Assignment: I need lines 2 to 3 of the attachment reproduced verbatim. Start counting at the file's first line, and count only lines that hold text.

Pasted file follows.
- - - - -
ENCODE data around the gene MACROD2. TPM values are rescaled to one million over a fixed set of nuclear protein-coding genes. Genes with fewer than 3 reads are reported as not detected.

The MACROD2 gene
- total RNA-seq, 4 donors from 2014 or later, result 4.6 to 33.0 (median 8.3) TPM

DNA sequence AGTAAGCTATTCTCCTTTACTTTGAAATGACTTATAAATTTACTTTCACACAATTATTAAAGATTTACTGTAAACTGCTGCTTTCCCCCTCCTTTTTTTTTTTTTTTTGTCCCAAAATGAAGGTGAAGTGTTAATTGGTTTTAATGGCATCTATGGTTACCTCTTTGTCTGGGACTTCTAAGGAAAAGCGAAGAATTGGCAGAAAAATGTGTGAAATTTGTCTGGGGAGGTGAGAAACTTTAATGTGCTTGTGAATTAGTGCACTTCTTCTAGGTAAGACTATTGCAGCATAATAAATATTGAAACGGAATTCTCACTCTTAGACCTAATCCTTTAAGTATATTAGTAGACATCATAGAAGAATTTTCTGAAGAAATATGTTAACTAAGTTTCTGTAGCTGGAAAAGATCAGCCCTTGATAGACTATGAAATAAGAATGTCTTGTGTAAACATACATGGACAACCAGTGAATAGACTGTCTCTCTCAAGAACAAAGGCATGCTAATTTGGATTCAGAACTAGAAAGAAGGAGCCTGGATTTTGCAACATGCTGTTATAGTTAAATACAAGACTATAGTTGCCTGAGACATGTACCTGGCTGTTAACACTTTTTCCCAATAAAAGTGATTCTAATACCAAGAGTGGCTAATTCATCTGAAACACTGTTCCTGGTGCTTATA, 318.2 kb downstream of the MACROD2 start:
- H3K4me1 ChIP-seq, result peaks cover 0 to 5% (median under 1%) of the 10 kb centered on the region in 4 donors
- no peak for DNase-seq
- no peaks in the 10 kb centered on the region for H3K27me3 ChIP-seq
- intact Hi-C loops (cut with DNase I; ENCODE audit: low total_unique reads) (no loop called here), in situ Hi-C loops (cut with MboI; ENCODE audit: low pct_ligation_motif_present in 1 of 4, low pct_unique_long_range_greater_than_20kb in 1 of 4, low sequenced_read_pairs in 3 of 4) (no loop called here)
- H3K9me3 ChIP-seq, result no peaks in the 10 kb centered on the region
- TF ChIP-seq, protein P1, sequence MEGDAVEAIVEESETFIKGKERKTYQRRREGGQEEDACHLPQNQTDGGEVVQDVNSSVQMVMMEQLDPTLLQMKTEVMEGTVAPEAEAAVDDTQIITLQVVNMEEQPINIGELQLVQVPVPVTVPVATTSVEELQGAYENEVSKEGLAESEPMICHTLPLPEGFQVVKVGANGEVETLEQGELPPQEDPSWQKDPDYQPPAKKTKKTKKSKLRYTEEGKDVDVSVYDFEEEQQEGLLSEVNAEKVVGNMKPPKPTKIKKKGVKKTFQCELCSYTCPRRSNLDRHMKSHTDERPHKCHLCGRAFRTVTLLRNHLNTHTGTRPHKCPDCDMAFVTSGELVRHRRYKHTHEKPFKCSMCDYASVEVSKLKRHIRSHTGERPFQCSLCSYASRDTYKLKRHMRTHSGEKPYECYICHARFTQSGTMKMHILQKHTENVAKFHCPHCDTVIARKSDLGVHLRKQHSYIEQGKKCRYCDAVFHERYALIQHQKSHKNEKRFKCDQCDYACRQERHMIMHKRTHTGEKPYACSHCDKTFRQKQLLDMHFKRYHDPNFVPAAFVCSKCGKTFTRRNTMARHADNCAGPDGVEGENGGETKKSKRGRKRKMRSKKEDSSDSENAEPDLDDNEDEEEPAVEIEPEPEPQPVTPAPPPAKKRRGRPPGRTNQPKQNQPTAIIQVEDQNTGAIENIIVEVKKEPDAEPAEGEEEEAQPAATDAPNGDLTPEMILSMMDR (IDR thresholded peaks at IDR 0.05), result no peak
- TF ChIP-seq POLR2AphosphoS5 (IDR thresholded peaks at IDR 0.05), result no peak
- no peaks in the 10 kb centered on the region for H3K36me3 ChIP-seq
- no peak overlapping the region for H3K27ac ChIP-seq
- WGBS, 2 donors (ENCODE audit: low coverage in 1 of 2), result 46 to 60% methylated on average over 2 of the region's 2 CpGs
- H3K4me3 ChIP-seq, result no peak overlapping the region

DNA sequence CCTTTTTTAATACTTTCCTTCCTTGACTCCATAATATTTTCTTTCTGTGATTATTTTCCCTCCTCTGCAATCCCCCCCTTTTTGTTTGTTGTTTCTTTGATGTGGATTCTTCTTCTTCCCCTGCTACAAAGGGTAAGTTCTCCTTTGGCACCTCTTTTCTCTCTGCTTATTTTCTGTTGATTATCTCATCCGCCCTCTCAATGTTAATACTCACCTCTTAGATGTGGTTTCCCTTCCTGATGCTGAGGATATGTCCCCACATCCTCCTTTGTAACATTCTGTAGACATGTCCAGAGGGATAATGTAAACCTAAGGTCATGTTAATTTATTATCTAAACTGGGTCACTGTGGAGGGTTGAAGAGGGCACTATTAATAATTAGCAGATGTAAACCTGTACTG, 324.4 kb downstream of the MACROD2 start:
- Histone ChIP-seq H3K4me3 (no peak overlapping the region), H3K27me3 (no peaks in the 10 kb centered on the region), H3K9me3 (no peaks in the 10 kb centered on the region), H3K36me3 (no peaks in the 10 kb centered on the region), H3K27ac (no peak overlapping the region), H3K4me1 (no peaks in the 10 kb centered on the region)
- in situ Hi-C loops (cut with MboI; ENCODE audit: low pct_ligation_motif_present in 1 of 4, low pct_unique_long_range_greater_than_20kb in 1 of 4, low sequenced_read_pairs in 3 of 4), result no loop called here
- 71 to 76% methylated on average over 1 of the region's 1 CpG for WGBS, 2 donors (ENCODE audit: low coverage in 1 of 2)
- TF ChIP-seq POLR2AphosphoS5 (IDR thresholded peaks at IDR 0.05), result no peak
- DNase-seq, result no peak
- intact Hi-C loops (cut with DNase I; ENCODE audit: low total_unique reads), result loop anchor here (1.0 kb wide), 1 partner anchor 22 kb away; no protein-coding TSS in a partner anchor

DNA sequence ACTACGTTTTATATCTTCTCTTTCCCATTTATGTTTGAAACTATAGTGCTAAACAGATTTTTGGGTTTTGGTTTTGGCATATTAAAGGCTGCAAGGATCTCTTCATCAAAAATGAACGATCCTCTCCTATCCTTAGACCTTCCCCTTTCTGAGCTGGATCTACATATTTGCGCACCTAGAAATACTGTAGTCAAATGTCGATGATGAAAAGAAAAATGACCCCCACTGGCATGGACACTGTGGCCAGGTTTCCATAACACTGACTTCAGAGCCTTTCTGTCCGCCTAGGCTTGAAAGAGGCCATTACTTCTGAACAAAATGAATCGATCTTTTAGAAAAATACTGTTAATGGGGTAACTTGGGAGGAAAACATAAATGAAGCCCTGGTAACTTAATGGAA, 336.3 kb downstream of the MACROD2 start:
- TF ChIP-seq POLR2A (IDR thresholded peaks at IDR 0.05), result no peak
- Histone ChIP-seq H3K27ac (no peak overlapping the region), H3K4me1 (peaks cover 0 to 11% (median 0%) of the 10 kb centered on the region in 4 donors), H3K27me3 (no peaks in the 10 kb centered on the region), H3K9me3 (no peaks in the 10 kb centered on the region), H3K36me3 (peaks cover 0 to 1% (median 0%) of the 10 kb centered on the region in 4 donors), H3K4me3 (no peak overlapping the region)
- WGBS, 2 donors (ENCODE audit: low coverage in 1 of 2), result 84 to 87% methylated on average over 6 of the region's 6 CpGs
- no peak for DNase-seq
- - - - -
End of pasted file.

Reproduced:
The MACROD2 gene
- total RNA-seq, 4 donors from 2014 or later, result 4.6 to 33.0 (median 8.3) TPM